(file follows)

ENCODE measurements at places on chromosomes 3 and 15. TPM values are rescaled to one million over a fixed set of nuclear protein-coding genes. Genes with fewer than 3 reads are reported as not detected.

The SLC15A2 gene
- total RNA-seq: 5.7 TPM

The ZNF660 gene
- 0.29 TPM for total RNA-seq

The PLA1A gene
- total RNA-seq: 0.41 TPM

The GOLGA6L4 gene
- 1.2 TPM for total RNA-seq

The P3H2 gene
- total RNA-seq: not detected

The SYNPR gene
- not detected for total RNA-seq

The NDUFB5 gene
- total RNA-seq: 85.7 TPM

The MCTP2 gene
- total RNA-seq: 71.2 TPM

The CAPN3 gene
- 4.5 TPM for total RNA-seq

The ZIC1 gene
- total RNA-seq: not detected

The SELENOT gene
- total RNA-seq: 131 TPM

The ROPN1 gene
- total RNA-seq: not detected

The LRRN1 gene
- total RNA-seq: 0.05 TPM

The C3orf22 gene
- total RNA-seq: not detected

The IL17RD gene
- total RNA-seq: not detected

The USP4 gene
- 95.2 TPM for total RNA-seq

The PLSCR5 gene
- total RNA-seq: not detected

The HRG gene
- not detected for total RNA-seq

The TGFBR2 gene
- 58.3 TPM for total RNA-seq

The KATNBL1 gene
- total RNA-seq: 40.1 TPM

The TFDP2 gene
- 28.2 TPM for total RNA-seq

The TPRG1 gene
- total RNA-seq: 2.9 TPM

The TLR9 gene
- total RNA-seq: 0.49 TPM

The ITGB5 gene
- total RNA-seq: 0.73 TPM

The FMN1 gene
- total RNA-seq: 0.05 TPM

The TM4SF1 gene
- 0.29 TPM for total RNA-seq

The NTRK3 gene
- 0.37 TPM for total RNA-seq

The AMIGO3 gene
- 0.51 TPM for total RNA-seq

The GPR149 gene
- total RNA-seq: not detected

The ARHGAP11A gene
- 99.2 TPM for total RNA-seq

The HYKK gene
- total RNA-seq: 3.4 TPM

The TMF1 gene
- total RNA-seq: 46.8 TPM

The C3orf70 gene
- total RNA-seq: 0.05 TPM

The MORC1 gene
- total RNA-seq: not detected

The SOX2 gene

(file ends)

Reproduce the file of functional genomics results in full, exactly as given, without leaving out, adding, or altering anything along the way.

ENCODE measurements at places on chromosomes 3 and 15. TPM values are rescaled to one million over a fixed set of nuclear protein-coding genes. Genes with fewer than 3 reads are reported as not detected.

The SLC15A2 gene
- total RNA-seq: 5.7 TPM

The ZNF660 gene
- 0.29 TPM for total RNA-seq

The PLA1A gene
- total RNA-seq: 0.41 TPM

The GOLGA6L4 gene
- 1.2 TPM for total RNA-seq

The P3H2 gene
- total RNA-seq: not detected

The SYNPR gene
- not detected for total RNA-seq

The NDUFB5 gene
- total RNA-seq: 85.7 TPM

The MCTP2 gene
- total RNA-seq: 71.2 TPM

The CAPN3 gene
- 4.5 TPM for total RNA-seq

The ZIC1 gene
- total RNA-seq: not detected

The SELENOT gene
- total RNA-seq: 131 TPM

The ROPN1 gene
- total RNA-seq: not detected

The LRRN1 gene
- total RNA-seq: 0.05 TPM

The C3orf22 gene
- total RNA-seq: not detected

The IL17RD gene
- total RNA-seq: not detected

The USP4 gene
- 95.2 TPM for total RNA-seq

The PLSCR5 gene
- total RNA-seq: not detected

The HRG gene
- not detected for total RNA-seq

The TGFBR2 gene
- 58.3 TPM for total RNA-seq

The KATNBL1 gene
- total RNA-seq: 40.1 TPM

The TFDP2 gene
- 28.2 TPM for total RNA-seq

The TPRG1 gene
- total RNA-seq: 2.9 TPM

The TLR9 gene
- total RNA-seq: 0.49 TPM

The ITGB5 gene
- total RNA-seq: 0.73 TPM

The FMN1 gene
- total RNA-seq: 0.05 TPM

The TM4SF1 gene
- 0.29 TPM for total RNA-seq

The NTRK3 gene
- 0.37 TPM for total RNA-seq

The AMIGO3 gene
- 0.51 TPM for total RNA-seq

The GPR149 gene
- total RNA-seq: not detected

The ARHGAP11A gene
- 99.2 TPM for total RNA-seq

The HYKK gene
- total RNA-seq: 3.4 TPM

The TMF1 gene
- total RNA-seq: 46.8 TPM

The C3orf70 gene
- total RNA-seq: 0.05 TPM

The MORC1 gene
- total RNA-seq: not detected

The SOX2 gene